DUI Traffic Stop FAQs
The Initial DUI Stop
Generally, a DUI stop begins as a stop for a traffic infraction, such as rolling through a stop sign or having a burned-out taillight. If the cop suspects you’ve been drinking, either because he smells alcohol on your breath or because of your behavior, he’ll ask you to perform one or more field sobriety tests. These tests are completed at the scene, right on the roadway. The police officer or state trooper must have seen at least two signs that you were drunk to give you the field sobriety tests.
Signs of Intoxication
Cops are trained to look for certain things when they suspect a person has been drinking and driving. Many of these can indicate things other than drunk driving. They are:
- Watery, red, bloodshot, or glassy eyes
- Slurred speech
- Inability to understand the questions the officer is asking
- Instability or swaying when standing
- Argumentative, cheerful, combative, or other attitude the officer feels is inappropriate
- Stumbling when walking
- Not able to follow directions to divide attention
- Face is flushed
- Alcohol can be smelled on the breath
- Fumbling with your wallet when looking for your license
- Staggering when getting out of the car
- Leaning on the car for support
- Rumpled, dirty, disorderly clothes
- Disoriented; not sure where you are or what time it is
The Blood and Breath Test Requirement
Pennsylvania has an implied consent law, so you are required to take blood and breath tests when an officer asks. Implied consent means that when you got your license, you agreed to submit to the tests when requested. You can refuse, of course, but it means your license will automatically be suspended for a year or more. Also, a refusal can be seen as another indication that you were driving drunk.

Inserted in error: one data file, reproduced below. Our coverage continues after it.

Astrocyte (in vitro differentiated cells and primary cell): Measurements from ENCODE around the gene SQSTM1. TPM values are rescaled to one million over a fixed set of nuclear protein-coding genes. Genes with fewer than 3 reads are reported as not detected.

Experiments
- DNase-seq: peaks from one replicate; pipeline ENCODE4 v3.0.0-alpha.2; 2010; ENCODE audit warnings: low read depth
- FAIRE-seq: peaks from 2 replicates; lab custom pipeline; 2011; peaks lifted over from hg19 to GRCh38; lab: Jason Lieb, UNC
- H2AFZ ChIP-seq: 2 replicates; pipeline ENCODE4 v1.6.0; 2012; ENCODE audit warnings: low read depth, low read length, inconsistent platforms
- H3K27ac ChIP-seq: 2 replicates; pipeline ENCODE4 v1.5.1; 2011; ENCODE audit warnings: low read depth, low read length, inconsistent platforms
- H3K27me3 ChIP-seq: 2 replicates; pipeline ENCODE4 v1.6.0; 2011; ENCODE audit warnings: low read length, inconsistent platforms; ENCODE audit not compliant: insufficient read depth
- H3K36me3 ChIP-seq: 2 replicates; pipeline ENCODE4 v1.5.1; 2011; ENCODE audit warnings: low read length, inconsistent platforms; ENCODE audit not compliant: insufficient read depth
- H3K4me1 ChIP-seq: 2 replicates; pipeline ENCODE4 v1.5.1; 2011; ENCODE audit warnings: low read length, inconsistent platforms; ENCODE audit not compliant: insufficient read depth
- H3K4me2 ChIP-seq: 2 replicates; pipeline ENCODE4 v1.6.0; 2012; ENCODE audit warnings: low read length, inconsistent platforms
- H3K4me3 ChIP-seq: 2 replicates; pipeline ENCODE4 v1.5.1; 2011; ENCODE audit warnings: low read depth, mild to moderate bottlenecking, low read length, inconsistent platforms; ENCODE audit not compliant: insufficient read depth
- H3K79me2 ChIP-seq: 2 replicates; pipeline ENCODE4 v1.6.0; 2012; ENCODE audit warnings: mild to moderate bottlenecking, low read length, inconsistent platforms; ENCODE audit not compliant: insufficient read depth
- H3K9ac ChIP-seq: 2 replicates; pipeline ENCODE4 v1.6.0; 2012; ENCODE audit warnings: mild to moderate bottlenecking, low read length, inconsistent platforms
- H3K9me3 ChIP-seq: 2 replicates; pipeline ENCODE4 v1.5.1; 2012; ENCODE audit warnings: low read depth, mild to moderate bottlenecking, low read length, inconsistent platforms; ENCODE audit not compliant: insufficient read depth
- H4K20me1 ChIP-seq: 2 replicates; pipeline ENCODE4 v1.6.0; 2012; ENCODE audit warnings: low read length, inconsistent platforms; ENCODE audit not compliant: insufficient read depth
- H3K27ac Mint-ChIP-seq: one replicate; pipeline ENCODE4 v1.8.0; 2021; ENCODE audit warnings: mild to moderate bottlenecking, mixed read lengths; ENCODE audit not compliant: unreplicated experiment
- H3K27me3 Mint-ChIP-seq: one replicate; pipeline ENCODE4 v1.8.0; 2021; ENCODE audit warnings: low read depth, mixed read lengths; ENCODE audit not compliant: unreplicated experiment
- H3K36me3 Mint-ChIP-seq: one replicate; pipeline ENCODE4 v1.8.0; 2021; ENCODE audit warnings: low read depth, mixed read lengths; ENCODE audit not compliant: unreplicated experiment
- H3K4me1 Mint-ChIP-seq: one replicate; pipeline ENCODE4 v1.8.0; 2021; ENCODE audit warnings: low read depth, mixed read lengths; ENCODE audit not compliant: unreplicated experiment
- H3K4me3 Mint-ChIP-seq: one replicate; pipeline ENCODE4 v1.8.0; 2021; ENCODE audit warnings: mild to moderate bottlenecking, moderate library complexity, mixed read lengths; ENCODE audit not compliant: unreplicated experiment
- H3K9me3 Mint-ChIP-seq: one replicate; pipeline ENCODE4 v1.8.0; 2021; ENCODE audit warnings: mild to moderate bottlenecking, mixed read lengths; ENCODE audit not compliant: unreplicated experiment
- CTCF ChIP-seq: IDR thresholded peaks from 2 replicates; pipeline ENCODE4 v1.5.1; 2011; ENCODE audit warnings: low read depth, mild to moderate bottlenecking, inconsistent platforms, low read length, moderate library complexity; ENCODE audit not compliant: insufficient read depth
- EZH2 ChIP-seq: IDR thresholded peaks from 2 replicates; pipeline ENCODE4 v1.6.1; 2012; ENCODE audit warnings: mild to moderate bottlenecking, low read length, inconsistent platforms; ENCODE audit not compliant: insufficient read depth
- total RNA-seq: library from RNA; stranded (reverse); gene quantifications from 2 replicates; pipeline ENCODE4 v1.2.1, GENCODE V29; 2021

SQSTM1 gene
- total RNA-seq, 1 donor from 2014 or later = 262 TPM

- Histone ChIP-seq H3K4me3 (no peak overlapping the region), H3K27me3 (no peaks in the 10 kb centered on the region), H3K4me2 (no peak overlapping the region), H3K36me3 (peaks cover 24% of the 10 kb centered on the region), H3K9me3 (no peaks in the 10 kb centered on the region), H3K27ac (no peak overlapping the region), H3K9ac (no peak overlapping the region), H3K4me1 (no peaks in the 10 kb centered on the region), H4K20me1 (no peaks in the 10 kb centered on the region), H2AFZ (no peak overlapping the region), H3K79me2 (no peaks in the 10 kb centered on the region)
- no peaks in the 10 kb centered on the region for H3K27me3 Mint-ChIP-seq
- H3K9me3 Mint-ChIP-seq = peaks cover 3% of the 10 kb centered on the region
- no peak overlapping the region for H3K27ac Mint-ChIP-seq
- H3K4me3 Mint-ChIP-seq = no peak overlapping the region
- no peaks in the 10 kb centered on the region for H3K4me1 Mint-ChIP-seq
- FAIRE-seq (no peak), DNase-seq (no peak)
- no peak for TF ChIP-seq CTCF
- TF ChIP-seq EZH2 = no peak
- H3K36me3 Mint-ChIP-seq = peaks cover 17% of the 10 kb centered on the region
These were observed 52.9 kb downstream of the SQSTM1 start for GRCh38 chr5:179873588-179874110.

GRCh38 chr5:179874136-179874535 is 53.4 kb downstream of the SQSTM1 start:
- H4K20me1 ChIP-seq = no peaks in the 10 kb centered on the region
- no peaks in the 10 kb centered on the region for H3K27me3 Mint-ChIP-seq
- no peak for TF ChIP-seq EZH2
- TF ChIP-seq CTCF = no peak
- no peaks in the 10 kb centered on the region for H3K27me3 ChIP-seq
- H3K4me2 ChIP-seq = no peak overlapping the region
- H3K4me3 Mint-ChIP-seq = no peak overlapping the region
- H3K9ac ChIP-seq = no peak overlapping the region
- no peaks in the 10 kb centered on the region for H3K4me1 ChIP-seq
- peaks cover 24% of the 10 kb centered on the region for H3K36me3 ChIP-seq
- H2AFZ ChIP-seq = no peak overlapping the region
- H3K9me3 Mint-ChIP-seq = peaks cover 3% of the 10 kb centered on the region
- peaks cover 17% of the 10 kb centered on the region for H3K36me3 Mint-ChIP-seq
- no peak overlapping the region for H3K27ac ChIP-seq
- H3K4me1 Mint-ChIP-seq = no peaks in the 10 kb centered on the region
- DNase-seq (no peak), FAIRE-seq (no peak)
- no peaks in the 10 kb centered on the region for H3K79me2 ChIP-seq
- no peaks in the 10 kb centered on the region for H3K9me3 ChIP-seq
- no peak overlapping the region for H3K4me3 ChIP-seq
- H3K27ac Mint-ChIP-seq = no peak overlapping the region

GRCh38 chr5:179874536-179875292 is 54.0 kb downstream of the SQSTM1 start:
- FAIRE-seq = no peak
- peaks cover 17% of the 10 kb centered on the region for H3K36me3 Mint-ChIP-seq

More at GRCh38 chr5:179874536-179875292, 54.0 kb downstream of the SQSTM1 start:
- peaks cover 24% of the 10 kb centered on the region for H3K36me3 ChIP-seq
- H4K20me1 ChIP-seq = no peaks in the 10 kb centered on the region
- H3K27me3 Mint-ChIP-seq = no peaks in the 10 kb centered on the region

Field Sobriety Tests
The National Highway Traffic Safety Administration has devised several tests that cops can use to help them decide if a person they have stopped is intoxicated. Below is a list of the most commonly used ones.
- Recite the alphabet
- One-legged stand
- Horizontal gaze nystagmus test, which involves following a light with your eyes
- Touching your nose with your finger
- Walking a straight line
The penalties you will receive for a DUI depend on your offense. A first simple DUI can include penalties of fines, driver’s license suspension, probation, and performing community service. If the alcohol concentration in your blood was over 0.10 percent, you will face additional penalties. Subsequent DUI charges include mandatory penalties that are more severe. Other penalties you may face include the installation of an ignition interlock device on your vehicle, driver safety training classes, and alcohol rehabilitation.
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